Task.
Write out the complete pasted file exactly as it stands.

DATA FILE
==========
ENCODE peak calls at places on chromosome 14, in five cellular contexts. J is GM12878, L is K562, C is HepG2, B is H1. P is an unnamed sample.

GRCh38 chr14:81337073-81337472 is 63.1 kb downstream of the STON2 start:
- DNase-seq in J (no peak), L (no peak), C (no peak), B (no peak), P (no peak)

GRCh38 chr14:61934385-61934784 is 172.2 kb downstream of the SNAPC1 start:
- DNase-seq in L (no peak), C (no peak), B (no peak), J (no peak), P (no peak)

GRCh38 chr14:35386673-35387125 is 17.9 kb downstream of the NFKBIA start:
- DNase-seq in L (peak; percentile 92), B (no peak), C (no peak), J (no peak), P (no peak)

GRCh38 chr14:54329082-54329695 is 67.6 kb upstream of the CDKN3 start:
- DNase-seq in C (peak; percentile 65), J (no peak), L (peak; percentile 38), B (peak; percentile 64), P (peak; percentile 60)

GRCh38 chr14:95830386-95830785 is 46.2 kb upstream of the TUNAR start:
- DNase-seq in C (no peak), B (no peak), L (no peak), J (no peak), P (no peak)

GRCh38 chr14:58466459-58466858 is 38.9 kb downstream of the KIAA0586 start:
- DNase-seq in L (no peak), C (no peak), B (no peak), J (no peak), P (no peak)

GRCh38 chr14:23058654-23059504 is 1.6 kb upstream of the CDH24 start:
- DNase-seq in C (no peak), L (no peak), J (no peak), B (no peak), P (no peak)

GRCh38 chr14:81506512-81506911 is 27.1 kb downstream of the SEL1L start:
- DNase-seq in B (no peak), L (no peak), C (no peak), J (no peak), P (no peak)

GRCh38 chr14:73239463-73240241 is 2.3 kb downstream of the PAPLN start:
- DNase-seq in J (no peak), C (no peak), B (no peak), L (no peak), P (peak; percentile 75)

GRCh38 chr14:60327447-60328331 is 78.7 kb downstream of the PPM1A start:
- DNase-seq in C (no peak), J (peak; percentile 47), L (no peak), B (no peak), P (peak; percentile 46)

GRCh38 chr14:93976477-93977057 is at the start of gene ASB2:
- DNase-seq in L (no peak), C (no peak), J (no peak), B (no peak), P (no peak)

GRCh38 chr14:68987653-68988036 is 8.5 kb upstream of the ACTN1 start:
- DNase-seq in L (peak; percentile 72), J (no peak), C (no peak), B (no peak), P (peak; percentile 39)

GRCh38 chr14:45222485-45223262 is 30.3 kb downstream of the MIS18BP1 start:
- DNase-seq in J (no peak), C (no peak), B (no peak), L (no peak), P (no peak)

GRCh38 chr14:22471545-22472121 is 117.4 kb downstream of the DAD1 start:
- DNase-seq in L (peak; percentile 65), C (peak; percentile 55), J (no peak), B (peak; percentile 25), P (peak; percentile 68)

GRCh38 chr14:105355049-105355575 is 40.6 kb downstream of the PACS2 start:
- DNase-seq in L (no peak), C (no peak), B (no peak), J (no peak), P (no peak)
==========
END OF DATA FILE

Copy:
ENCODE peak calls at places on chromosome 14, in five cellular contexts. J is GM12878, L is K562, C is HepG2, B is H1. P is an unnamed sample.

GRCh38 chr14:81337073-81337472 is 63.1 kb downstream of the STON2 start:
- DNase-seq in J (no peak), L (no peak), C (no peak), B (no peak), P (no peak)

GRCh38 chr14:61934385-61934784 is 172.2 kb downstream of the SNAPC1 start:
- DNase-seq in L (no peak), C (no peak), B (no peak), J (no peak), P (no peak)

GRCh38 chr14:35386673-35387125 is 17.9 kb downstream of the NFKBIA start:
- DNase-seq in L (peak; percentile 92), B (no peak), C (no peak), J (no peak), P (no peak)

GRCh38 chr14:54329082-54329695 is 67.6 kb upstream of the CDKN3 start:
- DNase-seq in C (peak; percentile 65), J (no peak), L (peak; percentile 38), B (peak; percentile 64), P (peak; percentile 60)

GRCh38 chr14:95830386-95830785 is 46.2 kb upstream of the TUNAR start:
- DNase-seq in C (no peak), B (no peak), L (no peak), J (no peak), P (no peak)

GRCh38 chr14:58466459-58466858 is 38.9 kb downstream of the KIAA0586 start:
- DNase-seq in L (no peak), C (no peak), B (no peak), J (no peak), P (no peak)

GRCh38 chr14:23058654-23059504 is 1.6 kb upstream of the CDH24 start:
- DNase-seq in C (no peak), L (no peak), J (no peak), B (no peak), P (no peak)

GRCh38 chr14:81506512-81506911 is 27.1 kb downstream of the SEL1L start:
- DNase-seq in B (no peak), L (no peak), C (no peak), J (no peak), P (no peak)

GRCh38 chr14:73239463-73240241 is 2.3 kb downstream of the PAPLN start:
- DNase-seq in J (no peak), C (no peak), B (no peak), L (no peak), P (peak; percentile 75)

GRCh38 chr14:60327447-60328331 is 78.7 kb downstream of the PPM1A start:
- DNase-seq in C (no peak), J (peak; percentile 47), L (no peak), B (no peak), P (peak; percentile 46)

GRCh38 chr14:93976477-93977057 is at the start of gene ASB2:
- DNase-seq in L (no peak), C (no peak), J (no peak), B (no peak), P (no peak)

GRCh38 chr14:68987653-68988036 is 8.5 kb upstream of the ACTN1 start:
- DNase-seq in L (peak; percentile 72), J (no peak), C (no peak), B (no peak), P (peak; percentile 39)

GRCh38 chr14:45222485-45223262 is 30.3 kb downstream of the MIS18BP1 start:
- DNase-seq in J (no peak), C (no peak), B (no peak), L (no peak), P (no peak)

GRCh38 chr14:22471545-22472121 is 117.4 kb downstream of the DAD1 start:
- DNase-seq in L (peak; percentile 65), C (peak; percentile 55), J (no peak), B (peak; percentile 25), P (peak; percentile 68)

GRCh38 chr14:105355049-105355575 is 40.6 kb downstream of the PACS2 start:
- DNase-seq in L (no peak), C (no peak), B (no peak), J (no peak), P (no peak)